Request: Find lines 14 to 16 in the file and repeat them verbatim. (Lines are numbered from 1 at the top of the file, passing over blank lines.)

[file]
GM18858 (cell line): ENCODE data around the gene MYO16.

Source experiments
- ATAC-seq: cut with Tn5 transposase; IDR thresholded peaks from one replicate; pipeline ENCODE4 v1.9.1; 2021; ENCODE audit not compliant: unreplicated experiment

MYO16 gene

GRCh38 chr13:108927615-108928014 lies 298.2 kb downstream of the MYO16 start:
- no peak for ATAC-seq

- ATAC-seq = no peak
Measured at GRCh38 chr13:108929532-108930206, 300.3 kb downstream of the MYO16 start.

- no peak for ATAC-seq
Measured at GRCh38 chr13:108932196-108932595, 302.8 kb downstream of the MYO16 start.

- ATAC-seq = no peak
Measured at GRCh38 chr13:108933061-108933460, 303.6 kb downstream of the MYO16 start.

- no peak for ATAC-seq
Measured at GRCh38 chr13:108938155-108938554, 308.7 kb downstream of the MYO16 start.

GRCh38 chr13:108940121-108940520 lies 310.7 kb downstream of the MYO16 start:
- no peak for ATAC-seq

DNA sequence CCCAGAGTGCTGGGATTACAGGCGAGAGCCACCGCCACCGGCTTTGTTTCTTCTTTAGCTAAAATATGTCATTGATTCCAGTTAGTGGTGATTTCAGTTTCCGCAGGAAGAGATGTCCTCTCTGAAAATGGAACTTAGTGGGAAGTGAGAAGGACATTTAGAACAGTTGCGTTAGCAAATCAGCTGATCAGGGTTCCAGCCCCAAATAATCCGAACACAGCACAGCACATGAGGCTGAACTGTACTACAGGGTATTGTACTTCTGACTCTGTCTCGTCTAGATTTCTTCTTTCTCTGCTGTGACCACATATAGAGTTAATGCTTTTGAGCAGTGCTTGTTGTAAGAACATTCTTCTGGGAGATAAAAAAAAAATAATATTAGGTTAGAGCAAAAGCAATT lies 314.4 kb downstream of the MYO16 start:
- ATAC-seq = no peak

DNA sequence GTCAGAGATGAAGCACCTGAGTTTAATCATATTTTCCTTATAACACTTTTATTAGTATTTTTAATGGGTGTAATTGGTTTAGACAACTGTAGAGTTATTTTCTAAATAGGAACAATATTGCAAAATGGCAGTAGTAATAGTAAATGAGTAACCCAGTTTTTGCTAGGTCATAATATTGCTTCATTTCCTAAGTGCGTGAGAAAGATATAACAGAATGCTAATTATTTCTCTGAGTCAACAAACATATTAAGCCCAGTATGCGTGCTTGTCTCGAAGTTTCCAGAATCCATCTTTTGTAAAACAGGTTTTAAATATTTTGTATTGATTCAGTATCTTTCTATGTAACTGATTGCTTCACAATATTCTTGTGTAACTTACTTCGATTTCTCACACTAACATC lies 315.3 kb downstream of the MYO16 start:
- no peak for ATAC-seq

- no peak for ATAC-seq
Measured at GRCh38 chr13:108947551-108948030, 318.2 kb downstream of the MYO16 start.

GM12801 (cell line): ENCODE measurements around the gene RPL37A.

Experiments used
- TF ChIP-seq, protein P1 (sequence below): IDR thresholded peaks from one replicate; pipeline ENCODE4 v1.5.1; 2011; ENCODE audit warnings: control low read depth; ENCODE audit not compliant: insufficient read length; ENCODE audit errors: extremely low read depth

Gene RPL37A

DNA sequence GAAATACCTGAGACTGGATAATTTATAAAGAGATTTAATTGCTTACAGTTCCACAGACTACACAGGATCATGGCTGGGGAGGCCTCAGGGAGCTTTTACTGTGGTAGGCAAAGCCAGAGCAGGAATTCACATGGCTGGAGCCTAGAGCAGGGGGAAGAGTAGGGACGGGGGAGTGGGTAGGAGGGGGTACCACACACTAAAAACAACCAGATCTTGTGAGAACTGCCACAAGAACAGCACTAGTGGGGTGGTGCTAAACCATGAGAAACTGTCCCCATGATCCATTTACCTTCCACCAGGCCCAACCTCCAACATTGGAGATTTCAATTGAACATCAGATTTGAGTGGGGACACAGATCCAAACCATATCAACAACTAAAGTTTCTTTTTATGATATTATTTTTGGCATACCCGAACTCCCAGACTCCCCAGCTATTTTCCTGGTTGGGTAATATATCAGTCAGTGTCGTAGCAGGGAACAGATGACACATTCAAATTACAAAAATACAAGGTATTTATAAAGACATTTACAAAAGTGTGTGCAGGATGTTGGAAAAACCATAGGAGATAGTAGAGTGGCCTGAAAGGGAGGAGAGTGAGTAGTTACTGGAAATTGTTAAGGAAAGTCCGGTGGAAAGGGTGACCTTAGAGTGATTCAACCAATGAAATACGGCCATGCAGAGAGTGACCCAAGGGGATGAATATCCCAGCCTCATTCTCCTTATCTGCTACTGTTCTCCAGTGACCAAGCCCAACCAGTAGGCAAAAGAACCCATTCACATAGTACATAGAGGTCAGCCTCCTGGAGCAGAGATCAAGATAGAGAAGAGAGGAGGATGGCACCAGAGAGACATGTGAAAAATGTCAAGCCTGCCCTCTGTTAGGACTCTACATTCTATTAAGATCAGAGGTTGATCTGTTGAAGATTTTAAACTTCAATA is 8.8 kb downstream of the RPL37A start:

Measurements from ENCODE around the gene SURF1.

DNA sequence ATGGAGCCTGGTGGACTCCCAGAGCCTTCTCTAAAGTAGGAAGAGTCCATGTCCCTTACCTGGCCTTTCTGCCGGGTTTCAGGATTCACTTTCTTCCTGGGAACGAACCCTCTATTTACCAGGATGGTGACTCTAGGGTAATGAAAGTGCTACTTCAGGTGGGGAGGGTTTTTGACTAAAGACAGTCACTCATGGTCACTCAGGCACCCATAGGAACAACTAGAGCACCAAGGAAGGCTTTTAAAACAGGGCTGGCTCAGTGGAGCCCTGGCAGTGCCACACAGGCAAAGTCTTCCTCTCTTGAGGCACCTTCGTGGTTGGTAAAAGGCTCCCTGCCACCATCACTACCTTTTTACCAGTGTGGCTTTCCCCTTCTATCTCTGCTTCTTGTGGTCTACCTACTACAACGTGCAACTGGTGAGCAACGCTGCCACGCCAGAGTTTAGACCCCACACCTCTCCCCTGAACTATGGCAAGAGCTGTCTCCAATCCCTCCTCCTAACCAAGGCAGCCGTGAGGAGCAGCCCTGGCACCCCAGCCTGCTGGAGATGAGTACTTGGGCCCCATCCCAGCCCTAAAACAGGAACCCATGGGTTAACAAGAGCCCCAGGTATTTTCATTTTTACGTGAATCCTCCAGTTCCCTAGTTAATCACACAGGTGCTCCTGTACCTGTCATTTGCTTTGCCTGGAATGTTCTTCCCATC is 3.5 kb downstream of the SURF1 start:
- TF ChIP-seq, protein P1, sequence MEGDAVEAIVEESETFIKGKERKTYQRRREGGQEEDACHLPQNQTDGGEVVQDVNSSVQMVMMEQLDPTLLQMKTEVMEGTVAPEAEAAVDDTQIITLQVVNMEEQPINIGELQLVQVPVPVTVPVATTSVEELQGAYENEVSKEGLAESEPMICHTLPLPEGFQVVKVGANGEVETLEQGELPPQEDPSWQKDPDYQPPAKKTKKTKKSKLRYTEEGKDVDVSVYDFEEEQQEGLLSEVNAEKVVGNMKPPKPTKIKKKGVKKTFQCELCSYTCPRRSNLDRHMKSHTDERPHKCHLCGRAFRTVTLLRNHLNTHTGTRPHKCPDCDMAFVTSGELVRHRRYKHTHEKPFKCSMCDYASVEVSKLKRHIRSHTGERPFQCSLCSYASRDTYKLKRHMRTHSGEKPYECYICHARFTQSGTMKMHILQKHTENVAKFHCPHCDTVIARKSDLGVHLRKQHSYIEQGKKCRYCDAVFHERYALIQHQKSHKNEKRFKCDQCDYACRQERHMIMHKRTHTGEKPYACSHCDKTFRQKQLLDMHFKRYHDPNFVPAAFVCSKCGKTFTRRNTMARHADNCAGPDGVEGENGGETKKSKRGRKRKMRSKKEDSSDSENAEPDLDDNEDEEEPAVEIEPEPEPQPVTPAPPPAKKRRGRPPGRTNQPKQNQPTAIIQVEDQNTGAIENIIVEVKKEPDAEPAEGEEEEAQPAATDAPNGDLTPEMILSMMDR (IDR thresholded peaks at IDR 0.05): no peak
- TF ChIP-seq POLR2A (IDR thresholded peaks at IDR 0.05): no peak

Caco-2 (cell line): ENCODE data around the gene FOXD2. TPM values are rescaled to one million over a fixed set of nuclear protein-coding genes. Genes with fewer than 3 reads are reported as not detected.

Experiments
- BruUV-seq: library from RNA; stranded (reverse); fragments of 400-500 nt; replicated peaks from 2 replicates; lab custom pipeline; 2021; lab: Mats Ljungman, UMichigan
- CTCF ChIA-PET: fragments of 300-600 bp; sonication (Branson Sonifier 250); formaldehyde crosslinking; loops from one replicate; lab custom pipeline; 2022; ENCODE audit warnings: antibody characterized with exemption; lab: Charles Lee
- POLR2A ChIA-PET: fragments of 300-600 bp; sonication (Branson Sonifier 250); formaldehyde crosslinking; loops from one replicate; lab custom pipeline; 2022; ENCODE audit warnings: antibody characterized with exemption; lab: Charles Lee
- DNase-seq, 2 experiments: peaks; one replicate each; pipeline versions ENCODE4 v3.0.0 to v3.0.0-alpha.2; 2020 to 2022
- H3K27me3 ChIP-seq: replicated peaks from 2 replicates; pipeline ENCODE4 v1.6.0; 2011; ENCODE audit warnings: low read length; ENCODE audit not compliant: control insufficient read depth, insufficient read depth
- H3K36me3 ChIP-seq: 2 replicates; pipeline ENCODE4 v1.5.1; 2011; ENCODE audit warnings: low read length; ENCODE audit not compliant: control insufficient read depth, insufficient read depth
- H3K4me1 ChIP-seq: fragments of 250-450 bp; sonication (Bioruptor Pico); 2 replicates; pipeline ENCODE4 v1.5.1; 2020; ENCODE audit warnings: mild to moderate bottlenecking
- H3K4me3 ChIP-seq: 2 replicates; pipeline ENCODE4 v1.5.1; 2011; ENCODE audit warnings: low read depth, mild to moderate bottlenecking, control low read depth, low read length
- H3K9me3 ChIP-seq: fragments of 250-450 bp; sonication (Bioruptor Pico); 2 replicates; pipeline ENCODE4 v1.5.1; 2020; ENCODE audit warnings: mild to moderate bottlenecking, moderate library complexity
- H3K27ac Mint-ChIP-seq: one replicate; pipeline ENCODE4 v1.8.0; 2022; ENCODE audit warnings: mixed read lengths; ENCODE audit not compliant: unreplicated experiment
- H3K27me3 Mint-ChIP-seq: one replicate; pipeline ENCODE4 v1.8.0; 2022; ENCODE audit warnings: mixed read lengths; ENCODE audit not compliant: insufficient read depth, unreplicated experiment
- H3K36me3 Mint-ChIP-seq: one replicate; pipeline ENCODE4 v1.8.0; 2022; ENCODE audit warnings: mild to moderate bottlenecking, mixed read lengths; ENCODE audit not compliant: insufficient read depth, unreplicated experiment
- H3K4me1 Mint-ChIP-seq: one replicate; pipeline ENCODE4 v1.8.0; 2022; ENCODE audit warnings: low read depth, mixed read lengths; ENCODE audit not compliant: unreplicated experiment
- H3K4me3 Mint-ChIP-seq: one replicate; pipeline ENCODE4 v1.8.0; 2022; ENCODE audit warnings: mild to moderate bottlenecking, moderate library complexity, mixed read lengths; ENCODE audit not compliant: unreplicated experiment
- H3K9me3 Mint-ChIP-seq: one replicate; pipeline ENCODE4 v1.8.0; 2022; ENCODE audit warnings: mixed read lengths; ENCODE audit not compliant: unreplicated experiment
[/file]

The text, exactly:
Measured at GRCh38 chr13:108938155-108938554, 308.7 kb downstream of the MYO16 start.

GRCh38 chr13:108940121-108940520 lies 310.7 kb downstream of the MYO16 start:
- no peak for ATAC-seq